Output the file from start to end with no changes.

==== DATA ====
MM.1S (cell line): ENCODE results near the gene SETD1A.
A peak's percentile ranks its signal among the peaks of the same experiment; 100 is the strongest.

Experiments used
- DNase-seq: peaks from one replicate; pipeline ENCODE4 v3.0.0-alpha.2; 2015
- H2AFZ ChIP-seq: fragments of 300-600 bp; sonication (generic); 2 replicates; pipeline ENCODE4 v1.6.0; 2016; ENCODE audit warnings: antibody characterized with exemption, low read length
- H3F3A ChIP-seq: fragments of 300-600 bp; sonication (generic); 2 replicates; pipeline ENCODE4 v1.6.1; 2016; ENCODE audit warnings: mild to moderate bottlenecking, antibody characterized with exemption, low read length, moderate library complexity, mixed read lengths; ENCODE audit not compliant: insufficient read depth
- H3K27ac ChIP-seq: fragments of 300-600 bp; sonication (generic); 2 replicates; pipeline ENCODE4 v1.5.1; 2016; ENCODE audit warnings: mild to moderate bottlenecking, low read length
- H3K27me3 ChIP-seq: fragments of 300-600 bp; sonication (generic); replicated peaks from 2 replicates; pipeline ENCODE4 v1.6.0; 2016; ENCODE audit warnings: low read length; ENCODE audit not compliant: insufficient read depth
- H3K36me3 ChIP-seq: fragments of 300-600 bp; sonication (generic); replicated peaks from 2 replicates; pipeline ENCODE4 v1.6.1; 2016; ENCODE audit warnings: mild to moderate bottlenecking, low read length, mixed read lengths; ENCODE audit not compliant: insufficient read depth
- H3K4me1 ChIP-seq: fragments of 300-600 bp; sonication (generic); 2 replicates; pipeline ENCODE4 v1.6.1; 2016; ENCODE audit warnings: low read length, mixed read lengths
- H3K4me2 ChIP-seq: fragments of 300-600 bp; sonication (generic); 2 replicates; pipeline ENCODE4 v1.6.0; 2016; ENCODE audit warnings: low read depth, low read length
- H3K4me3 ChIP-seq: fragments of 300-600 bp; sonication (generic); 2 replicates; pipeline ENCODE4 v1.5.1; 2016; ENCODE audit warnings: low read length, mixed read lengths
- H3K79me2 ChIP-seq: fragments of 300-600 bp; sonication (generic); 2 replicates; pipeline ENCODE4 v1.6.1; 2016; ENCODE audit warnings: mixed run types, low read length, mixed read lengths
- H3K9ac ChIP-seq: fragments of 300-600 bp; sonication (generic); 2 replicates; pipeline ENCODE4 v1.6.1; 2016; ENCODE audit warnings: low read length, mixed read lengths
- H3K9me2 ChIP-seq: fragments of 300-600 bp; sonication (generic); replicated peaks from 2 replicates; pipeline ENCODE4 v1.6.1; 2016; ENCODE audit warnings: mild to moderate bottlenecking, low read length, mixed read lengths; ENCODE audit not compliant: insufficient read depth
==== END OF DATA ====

MM.1S (cell line): ENCODE results near the gene SETD1A.
A peak's percentile ranks its signal among the peaks of the same experiment; 100 is the strongest.

Experiments used
- DNase-seq: peaks from one replicate; pipeline ENCODE4 v3.0.0-alpha.2; 2015
- H2AFZ ChIP-seq: fragments of 300-600 bp; sonication (generic); 2 replicates; pipeline ENCODE4 v1.6.0; 2016; ENCODE audit warnings: antibody characterized with exemption, low read length
- H3F3A ChIP-seq: fragments of 300-600 bp; sonication (generic); 2 replicates; pipeline ENCODE4 v1.6.1; 2016; ENCODE audit warnings: mild to moderate bottlenecking, antibody characterized with exemption, low read length, moderate library complexity, mixed read lengths; ENCODE audit not compliant: insufficient read depth
- H3K27ac ChIP-seq: fragments of 300-600 bp; sonication (generic); 2 replicates; pipeline ENCODE4 v1.5.1; 2016; ENCODE audit warnings: mild to moderate bottlenecking, low read length
- H3K27me3 ChIP-seq: fragments of 300-600 bp; sonication (generic); replicated peaks from 2 replicates; pipeline ENCODE4 v1.6.0; 2016; ENCODE audit warnings: low read length; ENCODE audit not compliant: insufficient read depth
- H3K36me3 ChIP-seq: fragments of 300-600 bp; sonication (generic); replicated peaks from 2 replicates; pipeline ENCODE4 v1.6.1; 2016; ENCODE audit warnings: mild to moderate bottlenecking, low read length, mixed read lengths; ENCODE audit not compliant: insufficient read depth
- H3K4me1 ChIP-seq: fragments of 300-600 bp; sonication (generic); 2 replicates; pipeline ENCODE4 v1.6.1; 2016; ENCODE audit warnings: low read length, mixed read lengths
- H3K4me2 ChIP-seq: fragments of 300-600 bp; sonication (generic); 2 replicates; pipeline ENCODE4 v1.6.0; 2016; ENCODE audit warnings: low read depth, low read length
- H3K4me3 ChIP-seq: fragments of 300-600 bp; sonication (generic); 2 replicates; pipeline ENCODE4 v1.5.1; 2016; ENCODE audit warnings: low read length, mixed read lengths
- H3K79me2 ChIP-seq: fragments of 300-600 bp; sonication (generic); 2 replicates; pipeline ENCODE4 v1.6.1; 2016; ENCODE audit warnings: mixed run types, low read length, mixed read lengths
- H3K9ac ChIP-seq: fragments of 300-600 bp; sonication (generic); 2 replicates; pipeline ENCODE4 v1.6.1; 2016; ENCODE audit warnings: low read length, mixed read lengths
- H3K9me2 ChIP-seq: fragments of 300-600 bp; sonication (generic); replicated peaks from 2 replicates; pipeline ENCODE4 v1.6.1; 2016; ENCODE audit warnings: mild to moderate bottlenecking, low read length, mixed read lengths; ENCODE audit not compliant: insufficient read depth